What is described in the Illustration introduced above with regard to the noise generated in an FM radio receiver is likewise applicable in exactly the same manner to such noise as is generated by any other high-frequency current. Besides, it also proves effective when an element of low impedance such as a capacitor or the like, is connected between the node of the standing wave and the body of the automobile in place of the noise trap wire.
Some experimental data will be shown in FIG. 7 (a) and (b) as examples of the effects of noise suppression. Shown in (a) is the intensity of the high-frequency current running through a defogger wire, wherein 11 represents the conventional case, 12 represents the case of the embodiment shown in FIG. 5, and 13 represents the case of the embodiment shown in FIG. 6. Shown in (b) is the intensity of the high-frequency current measured at the terminal B in terms of the frequency thereof, wherein 14 represents the conventional case, and 15 represents the case of the embodiment shown in FIG. 6. As learned through the results of these experiments, it is clear that the effects of suppression of noise generated by a high-frequency current, by using the transmission noise suppressor introduced by the present invention, are quite remarkable. Furthermore, in case the degree of impedance matching between a load and a transmission line is greater and the standing wave is inconspicuous, a type of noise trap wire which is sufficiently smaller in value of impedance than that of the characteristic impedance of the said transmission line can be selected for use. In summary, it goes without saying in specific terms that the basic requirements of the noise trap wire are what are to be specified, in terms of the length thereof, and in conformity with the transmission wavelength of a high-frequency current. Therefore, such a line can be of an electroconductive film formed on the coat for covering the conductive path (for instance, the said defogger wire 1), as well as a conventional wire.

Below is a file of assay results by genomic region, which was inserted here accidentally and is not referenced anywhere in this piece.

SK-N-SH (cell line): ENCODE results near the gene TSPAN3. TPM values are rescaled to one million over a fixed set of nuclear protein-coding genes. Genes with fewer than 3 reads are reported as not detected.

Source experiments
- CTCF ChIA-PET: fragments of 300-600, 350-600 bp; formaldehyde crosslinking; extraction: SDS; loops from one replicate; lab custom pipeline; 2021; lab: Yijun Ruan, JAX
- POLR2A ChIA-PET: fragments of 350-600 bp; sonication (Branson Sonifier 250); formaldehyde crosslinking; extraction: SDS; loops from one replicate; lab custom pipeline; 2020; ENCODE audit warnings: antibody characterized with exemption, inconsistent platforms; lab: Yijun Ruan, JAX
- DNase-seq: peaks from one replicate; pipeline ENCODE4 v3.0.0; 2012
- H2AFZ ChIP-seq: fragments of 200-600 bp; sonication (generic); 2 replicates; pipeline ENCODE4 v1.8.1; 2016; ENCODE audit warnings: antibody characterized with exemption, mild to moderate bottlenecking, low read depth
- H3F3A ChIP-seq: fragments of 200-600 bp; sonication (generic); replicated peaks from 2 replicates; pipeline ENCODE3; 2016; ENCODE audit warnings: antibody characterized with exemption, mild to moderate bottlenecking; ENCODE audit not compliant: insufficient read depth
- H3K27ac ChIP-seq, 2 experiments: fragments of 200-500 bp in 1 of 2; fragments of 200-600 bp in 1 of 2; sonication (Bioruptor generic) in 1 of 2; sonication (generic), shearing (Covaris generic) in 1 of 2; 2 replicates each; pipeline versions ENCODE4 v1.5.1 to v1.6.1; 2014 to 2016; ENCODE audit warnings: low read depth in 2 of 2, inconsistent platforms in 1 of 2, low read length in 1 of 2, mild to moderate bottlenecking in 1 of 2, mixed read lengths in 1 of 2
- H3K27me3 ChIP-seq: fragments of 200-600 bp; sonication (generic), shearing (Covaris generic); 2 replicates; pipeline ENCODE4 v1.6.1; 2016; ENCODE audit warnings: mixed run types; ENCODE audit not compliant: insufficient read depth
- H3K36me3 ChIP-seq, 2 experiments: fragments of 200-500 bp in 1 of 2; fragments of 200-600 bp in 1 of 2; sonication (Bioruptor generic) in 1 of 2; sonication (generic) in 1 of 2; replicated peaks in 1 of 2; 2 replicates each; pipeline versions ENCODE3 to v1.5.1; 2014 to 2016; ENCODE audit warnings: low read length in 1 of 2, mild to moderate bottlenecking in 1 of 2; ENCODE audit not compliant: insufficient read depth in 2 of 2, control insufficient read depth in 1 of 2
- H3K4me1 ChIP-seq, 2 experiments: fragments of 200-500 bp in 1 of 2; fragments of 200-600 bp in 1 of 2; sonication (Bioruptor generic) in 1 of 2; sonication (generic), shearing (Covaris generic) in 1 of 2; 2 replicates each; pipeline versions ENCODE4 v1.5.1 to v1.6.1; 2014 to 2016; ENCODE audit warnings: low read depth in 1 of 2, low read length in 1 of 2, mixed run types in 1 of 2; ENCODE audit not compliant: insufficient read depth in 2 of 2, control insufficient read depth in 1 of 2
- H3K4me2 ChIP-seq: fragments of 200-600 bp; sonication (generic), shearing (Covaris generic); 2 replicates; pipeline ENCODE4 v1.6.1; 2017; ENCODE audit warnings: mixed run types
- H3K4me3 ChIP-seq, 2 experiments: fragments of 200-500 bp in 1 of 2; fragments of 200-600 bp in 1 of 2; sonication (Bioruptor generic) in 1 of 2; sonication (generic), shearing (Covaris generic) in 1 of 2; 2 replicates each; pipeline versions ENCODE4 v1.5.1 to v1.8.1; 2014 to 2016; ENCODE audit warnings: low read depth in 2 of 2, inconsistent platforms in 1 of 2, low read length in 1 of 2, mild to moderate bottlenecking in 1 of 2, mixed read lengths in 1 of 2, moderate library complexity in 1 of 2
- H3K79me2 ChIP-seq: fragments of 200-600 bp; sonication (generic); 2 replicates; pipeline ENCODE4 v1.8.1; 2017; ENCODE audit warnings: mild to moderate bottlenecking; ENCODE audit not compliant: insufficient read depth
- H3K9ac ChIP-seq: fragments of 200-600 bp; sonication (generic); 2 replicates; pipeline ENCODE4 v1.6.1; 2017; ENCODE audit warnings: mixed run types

As described in details above, according to the present invention, a branch circuit of low impedance is connected at a position corresponding to the node of a standing wave. Therefore, a series of remarkable effects can be properly achieved, including:
1. that the effects of noise suppression are remarkable, completely free from adversely affecting the normal functions of an electric wire,
2. that the noise suppressor is simple in construction, low in cost, and superb in vibration resistance and in impact resistance as well,
3. that a frequency band having the proper effects of noise suppression can be selected readily enough, by changing the length of a conductor and/or the location of the connection thereof, and by arranging the noise trap wire along the original line,
4. the noise suppressor can be caused to be handled readily enough, completely free from any restriction whatsoever in terms of the assembly thereof,
5. an adverse effect of a high-frequency current on other wires or the like can be mitigated by causing the phases of the high-frequency currents running through two wires to act in a manner counteract each other.
Furthermore, by arranging two or more noise trap wires,
6. the effects of noise suppression can be improved to an even higher level,
7. an effectively noise-suppressed frequency band can be expanded, and
8. the degree of precision of the fitting position can be lowered, thus eliminating a restriction involved in the manufacturing processes.
|Cited Patent||Filing date||Publication date||Applicant||Title|
|US2640916 *||Jul 13, 1949||Jun 2, 1953||Gen Electric Co Ltd||Filter arrangement for combined radio receiving and transmitting systems|
|US3793590 *||Sep 1, 1972||Feb 19, 1974||Gen Motors Corp||Window mounted vehicular radio antenna|
|Citing Patent||Filing date||Publication date||Applicant||Title|
|US4137501 *||Sep 2, 1976||Jan 30, 1979||Toyota Jidosha Kogyo Kabushiki Kaisha||Noise suppression device|
|US4155090 *||Oct 28, 1976||May 15, 1979||Toyota Jidosha Kogyo Kabushiki Kaisha||Automobile window glass equipped with thermal defogging wires|
|US5925087 *||Aug 27, 1993||Jul 20, 1999||Hitachi, Ltd.||Method and apparatus for eliminating noise in a slope estimation arrangement for a motor vehicle|
|DE3725981A1 *||Aug 5, 1987||Feb 16, 1989||Bosch Gmbh Robert||Circuit at the connection of an electrical apparatus in order to improve the incident-radiation immunity|
|WO2002043257A1 *||Jul 3, 2001||May 30, 2002||Simply The Best.Com.Au Pty. Ltd.||Apparatus and method for suppressing conducted radio-frequency signals|
|U.S. Classification||455/286, 343/711, 455/297|
|International Classification||H04B1/12, H04B1/18|
|Cooperative Classification||H04B1/18, H04B1/12|
|European Classification||H04B1/18, H04B1/12|